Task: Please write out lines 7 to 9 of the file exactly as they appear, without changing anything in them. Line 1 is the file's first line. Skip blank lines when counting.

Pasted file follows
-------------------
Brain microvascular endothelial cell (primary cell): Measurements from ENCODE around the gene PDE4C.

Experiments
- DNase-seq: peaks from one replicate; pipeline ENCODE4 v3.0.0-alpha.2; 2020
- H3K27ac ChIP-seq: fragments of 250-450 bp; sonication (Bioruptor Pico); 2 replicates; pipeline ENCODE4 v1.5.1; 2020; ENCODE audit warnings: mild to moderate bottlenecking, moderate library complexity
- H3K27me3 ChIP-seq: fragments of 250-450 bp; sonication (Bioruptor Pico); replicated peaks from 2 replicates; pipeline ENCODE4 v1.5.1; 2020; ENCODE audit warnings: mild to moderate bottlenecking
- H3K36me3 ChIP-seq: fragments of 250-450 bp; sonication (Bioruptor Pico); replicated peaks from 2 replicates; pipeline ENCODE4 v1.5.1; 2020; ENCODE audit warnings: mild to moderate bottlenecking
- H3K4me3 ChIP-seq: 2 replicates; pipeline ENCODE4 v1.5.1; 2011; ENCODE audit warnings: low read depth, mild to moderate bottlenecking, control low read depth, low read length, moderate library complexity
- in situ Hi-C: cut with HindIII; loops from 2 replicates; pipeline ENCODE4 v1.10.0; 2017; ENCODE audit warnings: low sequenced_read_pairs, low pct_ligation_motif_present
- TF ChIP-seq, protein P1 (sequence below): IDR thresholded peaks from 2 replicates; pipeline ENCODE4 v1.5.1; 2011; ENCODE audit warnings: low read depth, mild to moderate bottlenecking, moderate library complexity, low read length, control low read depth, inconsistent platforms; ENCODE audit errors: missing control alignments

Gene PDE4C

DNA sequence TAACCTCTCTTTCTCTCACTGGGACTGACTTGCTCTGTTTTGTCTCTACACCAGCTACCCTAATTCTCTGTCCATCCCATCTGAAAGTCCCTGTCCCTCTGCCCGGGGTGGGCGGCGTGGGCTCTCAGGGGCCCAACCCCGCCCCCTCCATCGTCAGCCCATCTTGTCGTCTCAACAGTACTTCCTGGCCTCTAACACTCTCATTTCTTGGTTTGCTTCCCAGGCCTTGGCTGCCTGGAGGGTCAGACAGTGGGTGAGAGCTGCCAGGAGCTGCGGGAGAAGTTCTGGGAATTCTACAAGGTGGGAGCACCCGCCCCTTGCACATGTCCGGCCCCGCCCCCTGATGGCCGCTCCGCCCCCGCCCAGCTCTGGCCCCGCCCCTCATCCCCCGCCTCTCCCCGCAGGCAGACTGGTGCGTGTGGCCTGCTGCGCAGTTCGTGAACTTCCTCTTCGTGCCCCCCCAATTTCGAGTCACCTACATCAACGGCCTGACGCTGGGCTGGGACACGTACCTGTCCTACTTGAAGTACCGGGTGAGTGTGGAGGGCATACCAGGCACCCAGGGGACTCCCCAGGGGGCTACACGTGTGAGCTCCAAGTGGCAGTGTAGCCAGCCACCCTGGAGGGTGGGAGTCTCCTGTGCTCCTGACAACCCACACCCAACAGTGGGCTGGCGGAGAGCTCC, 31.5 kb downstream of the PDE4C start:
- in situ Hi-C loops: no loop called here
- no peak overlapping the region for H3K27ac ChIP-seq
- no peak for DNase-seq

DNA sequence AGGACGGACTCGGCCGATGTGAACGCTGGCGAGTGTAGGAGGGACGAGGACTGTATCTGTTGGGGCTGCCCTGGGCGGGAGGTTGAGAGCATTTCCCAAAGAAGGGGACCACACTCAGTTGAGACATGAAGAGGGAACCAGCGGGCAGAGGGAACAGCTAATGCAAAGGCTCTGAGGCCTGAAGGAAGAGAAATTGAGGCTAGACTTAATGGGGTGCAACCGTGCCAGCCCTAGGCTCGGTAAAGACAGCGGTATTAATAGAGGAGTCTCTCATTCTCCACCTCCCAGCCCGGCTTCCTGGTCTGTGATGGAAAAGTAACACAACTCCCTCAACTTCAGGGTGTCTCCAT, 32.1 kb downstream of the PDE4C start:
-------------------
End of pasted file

- H3K4me3 ChIP-seq: 2 replicates; pipeline ENCODE4 v1.5.1; 2011; ENCODE audit warnings: low read depth, mild to moderate bottlenecking, control low read depth, low read length, moderate library complexity
- in situ Hi-C: cut with HindIII; loops from 2 replicates; pipeline ENCODE4 v1.10.0; 2017; ENCODE audit warnings: low sequenced_read_pairs, low pct_ligation_motif_present
- TF ChIP-seq, protein P1 (sequence below): IDR thresholded peaks from 2 replicates; pipeline ENCODE4 v1.5.1; 2011; ENCODE audit warnings: low read depth, mild to moderate bottlenecking, moderate library complexity, low read length, control low read depth, inconsistent platforms; ENCODE audit errors: missing control alignments